The importance of live music, keeping busy & Yesterday’s Gone: an interview with Loyle Carner

A dimly lit stage in smoke filled club at around 1am had, what felt like, an over-capacity crowd surrounded in front of it. A then-21 year old from South London would soon be on it, wrapping the crowd up tight in frenetic, yet incredibly earnest lyrics that cut through the noise of the bustling East 6th St precinct outside.

This was our first introduction to one Loyle Carner. SXSW is known as a melting pool of musical style and flair but still, to be able to cut through and stamp your mark is still regarded as a massive talent in itself. For Carner, he did just that.

Much has been made about Carner’s emergence on to the global scene throughout the last year. He’s been included in the wave of UK artists nailing the brief of bringing a fresh sound through to outside markets – alongside the likes of Jack Garratt, Catfish & The Bottlemen and Formation, Carner’s is a name that has been on the lips of industry as well as a growing number of fans and it’s no wonder why.

For Carner (real name Ben Coyle), the momentum whipping up around him is one he’s not really tuned into.

“It’s quite interesting to me,” he muses. “I don’t think I’m quite part of it [the new crop]. I feel like I’m a very little fish in a very big ocean. I always felt like an outsider, looking in. I think that just to be in that conversation, is a blessing. Just to know that, can only be a good thing. People are taking notice of the UK doing well; people who are ten times bigger than me are making it okay for me to be listened to and I think that I’m making it okay for even smaller fish to be listened to. I think it’s a good little ecosystem we’ve got going on.”

“It’s very difficult to notice when it’s just you.” he admits. “I’m in this thing where people are really noticing it, but I’m not really noticing it that much. It’s been wicked, it’s just been a blessing; I think it’s a very important part of what I do, to be able to go and play shows and meet people. Communicate with them directly. I’m not very good online or whatnot, I feel like I’m much better face to face, which I should be.”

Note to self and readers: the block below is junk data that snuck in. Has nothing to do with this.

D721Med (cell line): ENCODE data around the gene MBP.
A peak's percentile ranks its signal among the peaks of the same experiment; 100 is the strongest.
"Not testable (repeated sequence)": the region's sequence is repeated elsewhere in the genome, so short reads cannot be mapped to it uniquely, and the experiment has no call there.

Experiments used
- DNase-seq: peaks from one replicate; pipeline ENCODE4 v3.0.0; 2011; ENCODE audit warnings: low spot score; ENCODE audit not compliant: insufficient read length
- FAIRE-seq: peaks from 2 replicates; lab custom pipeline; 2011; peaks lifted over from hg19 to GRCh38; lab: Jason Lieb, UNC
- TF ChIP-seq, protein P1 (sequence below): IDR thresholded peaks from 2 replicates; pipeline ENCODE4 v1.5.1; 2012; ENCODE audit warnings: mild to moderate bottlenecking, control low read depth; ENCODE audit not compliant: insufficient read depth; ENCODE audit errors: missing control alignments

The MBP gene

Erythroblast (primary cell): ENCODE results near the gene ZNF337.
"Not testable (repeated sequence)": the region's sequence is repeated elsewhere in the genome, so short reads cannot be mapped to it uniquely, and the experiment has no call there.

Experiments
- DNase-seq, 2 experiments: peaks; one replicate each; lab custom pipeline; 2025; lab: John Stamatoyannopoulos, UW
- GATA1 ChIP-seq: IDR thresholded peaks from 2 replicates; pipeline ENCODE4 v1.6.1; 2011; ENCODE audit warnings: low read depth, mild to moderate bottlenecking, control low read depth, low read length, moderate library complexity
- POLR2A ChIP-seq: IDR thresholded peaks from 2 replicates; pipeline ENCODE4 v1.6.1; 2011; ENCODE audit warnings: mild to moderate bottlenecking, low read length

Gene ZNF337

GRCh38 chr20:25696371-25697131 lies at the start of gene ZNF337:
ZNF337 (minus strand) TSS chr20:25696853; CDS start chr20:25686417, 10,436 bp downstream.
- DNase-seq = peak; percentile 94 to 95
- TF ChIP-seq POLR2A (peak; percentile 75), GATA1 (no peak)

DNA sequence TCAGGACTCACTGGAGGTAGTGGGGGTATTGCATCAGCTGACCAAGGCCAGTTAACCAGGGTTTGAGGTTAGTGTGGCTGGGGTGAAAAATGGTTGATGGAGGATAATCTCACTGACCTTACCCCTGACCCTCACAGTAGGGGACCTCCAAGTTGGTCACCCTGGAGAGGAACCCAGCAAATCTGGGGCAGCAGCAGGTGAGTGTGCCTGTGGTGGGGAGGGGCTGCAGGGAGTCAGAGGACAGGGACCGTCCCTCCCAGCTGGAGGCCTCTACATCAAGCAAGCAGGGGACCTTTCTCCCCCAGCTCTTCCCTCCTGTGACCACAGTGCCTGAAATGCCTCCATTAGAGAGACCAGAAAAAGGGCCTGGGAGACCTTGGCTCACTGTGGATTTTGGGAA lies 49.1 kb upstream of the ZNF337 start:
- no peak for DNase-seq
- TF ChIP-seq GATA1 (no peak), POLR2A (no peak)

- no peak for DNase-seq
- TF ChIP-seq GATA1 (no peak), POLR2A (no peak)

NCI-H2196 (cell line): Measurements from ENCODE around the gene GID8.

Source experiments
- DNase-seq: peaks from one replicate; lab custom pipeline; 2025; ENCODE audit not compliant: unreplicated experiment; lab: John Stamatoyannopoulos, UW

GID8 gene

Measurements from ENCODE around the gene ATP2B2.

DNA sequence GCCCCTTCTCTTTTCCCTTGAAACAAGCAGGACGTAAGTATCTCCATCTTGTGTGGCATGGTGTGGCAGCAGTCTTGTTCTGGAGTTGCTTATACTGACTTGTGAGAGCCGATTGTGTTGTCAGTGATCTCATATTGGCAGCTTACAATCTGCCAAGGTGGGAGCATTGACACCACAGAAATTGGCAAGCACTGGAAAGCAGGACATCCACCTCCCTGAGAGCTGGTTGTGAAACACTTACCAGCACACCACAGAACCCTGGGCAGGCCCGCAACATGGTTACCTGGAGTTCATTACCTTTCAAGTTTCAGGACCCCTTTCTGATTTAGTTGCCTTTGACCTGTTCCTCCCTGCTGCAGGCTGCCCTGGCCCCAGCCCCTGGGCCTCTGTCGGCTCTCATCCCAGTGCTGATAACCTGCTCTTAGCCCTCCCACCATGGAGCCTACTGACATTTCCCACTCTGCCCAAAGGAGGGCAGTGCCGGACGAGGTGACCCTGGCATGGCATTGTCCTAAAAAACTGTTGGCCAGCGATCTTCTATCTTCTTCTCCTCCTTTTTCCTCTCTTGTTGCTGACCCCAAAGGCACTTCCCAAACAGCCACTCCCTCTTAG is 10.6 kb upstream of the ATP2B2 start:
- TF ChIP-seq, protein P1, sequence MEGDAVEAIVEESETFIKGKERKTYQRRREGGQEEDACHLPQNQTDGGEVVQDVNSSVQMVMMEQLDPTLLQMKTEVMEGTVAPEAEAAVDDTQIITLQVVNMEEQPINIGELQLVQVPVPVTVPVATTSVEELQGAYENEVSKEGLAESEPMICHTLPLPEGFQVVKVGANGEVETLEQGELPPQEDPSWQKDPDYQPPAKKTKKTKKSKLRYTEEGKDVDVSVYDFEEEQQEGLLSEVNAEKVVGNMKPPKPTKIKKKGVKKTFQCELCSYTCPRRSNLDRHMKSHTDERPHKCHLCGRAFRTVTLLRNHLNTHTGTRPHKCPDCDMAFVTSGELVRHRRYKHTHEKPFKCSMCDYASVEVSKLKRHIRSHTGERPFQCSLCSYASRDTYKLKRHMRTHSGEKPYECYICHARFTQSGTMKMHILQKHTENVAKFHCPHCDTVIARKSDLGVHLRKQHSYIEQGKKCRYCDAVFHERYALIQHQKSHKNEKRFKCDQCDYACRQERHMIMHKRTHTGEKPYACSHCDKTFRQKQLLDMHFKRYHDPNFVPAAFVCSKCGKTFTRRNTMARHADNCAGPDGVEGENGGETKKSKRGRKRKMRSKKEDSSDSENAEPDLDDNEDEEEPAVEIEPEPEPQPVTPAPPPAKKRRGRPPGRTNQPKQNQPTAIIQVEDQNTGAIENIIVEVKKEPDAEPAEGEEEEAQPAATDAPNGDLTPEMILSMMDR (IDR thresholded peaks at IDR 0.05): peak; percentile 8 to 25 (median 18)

Yesterday, the Groovin the Moo line up was announced, featuring Carner – the tour being his first in Australia. Only weeks ago, Carner’s debut album Yesterday’s Gone was released here – an emphatic record with a story to tell. Carner projects honesty and sensitivity on the record in introducing the listener to his life behind the scenes and off stage. Fusing East Coast hip hop vibes with an almost poetic approach to his own lyricism, Carner’s debut offering is more than just a snapshot of where he is creatively, it’s a presentation that shows the direction he’s still heading in.

“I think it’s cool,” he says. “I think there are still no rules. I’m excited because I have a body of work [now]. I think my music works best as a body of work. I feel like singles are very difficult; singles, I think, are for ‘hits’ or for things that are directed that don’t tell a story. For me, the singles I had to put out because I can’t just put out album after album because I don’t always have an album.”

“It’s like being sold a good book, one page at a time.” he adds. “Maybe not a good book, maybe just getting a book one page at a time. I don’t know if it’s good or not yet! I think it’s nice to give someone a whole book and go, ‘Read that,’ as opposed to going, ‘Here’s the 110th page, let me know what you think’. I think that’s more exciting, to give someone a full story.”